Before looking into two factor authentication, you might want to take a look at password management.
2FA : Two Factor authentication
Two factor authentication adds a physical token to your authentication. To login to your website you will now have to prove that you possess :
- something only you know : the password
- something only you have : the physical token
The physical token can be found in the form of a USB key or an application that you install.
There also is a form of two factor authentication that uses SMS. You should not use it, it is highly insecure and deprecated.
As of today, most websites have implemented 2FA. To use it, you need to install
an application such as
FreeOTP or the
Then you can login to your website and activate 2FA. A QR code will be shown, this QR code contains the information necessary to configure your application. Scan it with your application and you’re almost set! A list of recovery codes will be generated (if not, you should find how to generate them). You should write down these recovery codes and store them securely (in Keepass for instance).
The application will generate temporary codes that you will have to enter in addition to your password.
Now next time you need to login to a website you will need to:
- Enter your username
- Enter your password
- Enter your temporary code generated with your app.
2FA and OTP
Most 2FA use a One Time Password (OTP) mechanism.
In the Time based One Time Password (TOTP) the server and the client have a shared secret key (shared via the QR code). A one time password is generated using the shared secret key and the current time. The password is usually valid for 30 to 60 seconds.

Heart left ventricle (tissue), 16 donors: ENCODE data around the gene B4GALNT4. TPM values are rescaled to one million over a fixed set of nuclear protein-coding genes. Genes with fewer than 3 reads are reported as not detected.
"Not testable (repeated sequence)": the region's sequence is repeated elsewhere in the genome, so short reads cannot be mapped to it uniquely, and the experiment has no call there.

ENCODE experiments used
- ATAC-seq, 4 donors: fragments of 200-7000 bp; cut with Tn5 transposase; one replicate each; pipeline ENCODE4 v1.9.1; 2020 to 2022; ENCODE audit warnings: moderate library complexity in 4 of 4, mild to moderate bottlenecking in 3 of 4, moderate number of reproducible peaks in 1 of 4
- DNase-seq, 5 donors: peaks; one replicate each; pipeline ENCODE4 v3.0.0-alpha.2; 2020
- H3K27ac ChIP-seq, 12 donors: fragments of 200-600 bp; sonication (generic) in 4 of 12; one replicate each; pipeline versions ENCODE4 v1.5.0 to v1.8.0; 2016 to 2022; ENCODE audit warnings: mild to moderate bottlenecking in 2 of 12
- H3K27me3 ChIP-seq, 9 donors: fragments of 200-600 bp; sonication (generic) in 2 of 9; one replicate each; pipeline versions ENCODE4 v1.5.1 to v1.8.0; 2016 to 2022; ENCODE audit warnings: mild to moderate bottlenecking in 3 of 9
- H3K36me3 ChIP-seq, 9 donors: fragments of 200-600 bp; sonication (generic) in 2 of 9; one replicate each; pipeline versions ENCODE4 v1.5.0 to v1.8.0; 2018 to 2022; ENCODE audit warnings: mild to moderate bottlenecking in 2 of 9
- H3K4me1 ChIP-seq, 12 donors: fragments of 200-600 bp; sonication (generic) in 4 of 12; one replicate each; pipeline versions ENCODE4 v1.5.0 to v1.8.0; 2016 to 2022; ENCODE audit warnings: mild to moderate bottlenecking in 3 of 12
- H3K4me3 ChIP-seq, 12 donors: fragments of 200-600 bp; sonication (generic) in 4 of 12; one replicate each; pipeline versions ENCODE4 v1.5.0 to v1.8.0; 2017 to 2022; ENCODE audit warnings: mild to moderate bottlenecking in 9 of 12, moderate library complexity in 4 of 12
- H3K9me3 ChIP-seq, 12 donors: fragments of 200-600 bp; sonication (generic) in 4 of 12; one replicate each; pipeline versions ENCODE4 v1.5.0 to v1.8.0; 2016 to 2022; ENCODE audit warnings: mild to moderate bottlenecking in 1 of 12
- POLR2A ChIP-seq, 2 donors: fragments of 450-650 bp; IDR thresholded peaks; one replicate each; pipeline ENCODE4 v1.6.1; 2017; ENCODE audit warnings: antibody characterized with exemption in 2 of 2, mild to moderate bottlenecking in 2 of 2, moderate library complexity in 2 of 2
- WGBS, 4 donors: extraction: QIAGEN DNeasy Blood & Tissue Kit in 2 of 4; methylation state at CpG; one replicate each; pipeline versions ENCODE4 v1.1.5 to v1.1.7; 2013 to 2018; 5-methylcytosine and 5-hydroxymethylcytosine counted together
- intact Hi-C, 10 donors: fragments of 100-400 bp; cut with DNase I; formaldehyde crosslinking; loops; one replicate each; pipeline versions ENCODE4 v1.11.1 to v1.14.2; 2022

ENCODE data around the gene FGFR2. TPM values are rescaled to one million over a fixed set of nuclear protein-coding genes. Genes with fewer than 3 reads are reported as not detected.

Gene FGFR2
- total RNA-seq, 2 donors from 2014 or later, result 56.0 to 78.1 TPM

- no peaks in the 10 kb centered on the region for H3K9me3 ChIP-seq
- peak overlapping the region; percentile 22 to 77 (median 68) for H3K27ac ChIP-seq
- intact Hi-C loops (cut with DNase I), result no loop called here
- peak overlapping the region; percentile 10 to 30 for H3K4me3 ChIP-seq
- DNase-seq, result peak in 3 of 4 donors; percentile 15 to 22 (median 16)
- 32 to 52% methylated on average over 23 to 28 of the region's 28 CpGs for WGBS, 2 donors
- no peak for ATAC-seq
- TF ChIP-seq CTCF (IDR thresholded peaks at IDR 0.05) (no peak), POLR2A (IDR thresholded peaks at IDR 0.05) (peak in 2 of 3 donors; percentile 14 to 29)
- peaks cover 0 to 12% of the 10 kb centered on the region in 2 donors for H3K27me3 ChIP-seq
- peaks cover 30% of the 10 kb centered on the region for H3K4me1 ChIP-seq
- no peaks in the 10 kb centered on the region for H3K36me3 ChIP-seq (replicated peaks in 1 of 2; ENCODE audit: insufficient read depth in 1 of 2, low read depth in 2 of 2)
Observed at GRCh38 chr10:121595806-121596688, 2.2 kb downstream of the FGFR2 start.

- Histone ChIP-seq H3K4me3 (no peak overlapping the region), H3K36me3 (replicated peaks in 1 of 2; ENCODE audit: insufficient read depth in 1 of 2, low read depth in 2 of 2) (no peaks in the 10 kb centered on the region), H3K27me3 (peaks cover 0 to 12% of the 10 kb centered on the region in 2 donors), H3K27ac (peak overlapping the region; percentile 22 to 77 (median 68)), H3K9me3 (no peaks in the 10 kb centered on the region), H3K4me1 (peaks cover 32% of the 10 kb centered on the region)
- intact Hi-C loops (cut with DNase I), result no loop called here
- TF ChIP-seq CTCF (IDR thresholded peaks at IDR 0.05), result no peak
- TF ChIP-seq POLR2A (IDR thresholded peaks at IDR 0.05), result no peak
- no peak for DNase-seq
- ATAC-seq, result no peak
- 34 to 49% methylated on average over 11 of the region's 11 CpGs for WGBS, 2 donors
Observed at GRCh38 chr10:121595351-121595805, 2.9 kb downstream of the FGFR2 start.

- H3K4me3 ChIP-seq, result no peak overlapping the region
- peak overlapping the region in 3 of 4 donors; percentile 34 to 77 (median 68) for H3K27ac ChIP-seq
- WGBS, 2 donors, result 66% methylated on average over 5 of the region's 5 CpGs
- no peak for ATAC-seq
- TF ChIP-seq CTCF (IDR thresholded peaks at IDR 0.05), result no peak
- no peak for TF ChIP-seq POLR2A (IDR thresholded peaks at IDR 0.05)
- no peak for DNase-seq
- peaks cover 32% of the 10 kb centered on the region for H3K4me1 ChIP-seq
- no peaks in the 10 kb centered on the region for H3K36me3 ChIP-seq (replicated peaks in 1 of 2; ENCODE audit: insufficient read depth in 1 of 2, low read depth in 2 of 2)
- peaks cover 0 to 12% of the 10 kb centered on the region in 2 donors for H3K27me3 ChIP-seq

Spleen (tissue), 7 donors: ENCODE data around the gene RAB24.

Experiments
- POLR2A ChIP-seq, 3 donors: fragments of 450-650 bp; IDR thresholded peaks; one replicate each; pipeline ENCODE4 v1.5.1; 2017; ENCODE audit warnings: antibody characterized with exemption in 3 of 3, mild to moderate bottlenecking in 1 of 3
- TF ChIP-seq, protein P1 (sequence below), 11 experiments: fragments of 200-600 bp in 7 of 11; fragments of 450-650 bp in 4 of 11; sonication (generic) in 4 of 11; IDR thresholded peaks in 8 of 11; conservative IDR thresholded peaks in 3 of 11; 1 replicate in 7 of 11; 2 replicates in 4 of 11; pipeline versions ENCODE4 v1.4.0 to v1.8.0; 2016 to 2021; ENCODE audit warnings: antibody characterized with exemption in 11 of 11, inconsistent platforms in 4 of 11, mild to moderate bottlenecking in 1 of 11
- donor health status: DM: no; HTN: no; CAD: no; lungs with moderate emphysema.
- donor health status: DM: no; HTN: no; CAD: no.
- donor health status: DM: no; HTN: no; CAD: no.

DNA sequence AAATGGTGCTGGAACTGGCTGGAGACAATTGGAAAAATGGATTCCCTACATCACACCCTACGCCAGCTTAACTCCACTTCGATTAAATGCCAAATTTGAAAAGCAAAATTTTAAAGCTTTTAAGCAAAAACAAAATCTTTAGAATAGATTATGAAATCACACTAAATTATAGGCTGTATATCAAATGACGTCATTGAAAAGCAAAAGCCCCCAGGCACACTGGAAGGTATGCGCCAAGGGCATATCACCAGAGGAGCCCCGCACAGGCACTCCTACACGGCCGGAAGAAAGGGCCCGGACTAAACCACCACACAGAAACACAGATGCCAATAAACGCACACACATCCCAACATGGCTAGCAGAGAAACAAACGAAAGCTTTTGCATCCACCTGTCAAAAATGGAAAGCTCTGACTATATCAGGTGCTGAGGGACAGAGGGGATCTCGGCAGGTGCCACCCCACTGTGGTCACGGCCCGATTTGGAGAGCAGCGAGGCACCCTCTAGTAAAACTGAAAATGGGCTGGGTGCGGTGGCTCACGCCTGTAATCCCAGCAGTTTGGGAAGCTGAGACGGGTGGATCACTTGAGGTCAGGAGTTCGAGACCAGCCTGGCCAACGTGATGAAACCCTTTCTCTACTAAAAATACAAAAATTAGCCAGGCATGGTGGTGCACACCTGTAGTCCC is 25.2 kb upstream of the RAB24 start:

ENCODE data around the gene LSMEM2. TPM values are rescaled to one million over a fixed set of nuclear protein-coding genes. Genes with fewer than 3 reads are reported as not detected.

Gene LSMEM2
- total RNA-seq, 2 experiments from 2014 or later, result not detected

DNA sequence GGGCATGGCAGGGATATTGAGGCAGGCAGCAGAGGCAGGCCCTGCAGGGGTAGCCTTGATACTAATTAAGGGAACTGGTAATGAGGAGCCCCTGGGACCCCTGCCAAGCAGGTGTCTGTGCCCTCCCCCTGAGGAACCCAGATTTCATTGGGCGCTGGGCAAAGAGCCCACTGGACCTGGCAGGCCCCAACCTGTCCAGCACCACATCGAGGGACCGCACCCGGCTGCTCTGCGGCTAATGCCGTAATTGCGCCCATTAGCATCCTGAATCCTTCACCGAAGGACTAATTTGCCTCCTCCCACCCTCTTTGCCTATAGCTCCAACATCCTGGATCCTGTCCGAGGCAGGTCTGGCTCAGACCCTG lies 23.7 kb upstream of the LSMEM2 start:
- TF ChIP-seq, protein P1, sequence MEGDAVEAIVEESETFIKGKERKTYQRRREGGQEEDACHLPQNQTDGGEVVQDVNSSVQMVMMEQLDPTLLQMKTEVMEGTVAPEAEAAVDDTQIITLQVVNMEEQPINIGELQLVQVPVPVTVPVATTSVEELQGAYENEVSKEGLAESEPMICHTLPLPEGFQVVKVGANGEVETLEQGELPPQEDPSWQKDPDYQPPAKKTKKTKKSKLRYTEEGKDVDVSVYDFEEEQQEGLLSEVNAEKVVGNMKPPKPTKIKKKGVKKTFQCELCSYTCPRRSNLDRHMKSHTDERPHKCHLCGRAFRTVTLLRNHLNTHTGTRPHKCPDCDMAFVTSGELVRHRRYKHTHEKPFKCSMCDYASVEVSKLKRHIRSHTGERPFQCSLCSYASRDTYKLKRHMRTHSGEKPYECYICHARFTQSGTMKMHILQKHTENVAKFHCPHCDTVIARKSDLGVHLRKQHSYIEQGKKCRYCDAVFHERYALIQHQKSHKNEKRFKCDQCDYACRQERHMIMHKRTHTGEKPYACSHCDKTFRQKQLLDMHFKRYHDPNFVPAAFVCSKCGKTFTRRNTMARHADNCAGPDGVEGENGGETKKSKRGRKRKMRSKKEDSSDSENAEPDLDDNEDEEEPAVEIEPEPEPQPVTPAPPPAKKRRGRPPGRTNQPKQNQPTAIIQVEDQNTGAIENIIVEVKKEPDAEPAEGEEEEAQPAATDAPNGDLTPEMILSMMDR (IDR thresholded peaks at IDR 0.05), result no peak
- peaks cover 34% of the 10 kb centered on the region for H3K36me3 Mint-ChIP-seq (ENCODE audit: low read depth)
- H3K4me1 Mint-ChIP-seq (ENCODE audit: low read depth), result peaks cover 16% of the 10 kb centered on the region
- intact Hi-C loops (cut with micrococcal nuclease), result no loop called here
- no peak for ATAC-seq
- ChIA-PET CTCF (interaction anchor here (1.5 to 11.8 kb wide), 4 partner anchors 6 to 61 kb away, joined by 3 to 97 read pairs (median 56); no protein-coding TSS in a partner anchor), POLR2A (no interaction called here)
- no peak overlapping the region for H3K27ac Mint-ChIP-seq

The HMAC based One Time Password (HOTP) uses an event counter instead of the current time to compute the one time password.
Universal 2nd Factor (U2F)
From the Wikipedia article:
Universal 2nd Factor (U2F) is an open authentication standard that strengthens and simplifies two-factor authentication using specialized USB or NFC devices based on similar security technology found in smart cards.While initially developed by Google and Yubico, with contribution from NXP Semiconductors, the standard is now hosted by the FIDO Alliance.
U2F is easier to use and more secure (you never enter manually the one time password).
- Connect to your website
- Activate U2F
- Plug in your U2F security key
- You security key generates a public / private key pair. The private key will never leave your USB key.
- The public key is sent to the website.
- Your security key has been registered.
- You should register a backup U2F security key.
Having a backup security key is very important, some sites force you to have OTP based 2FA in case you lose your security key, but not all of them do!
How U2F works
As we can see the private key never leaves the U2F key, which makes it very secure.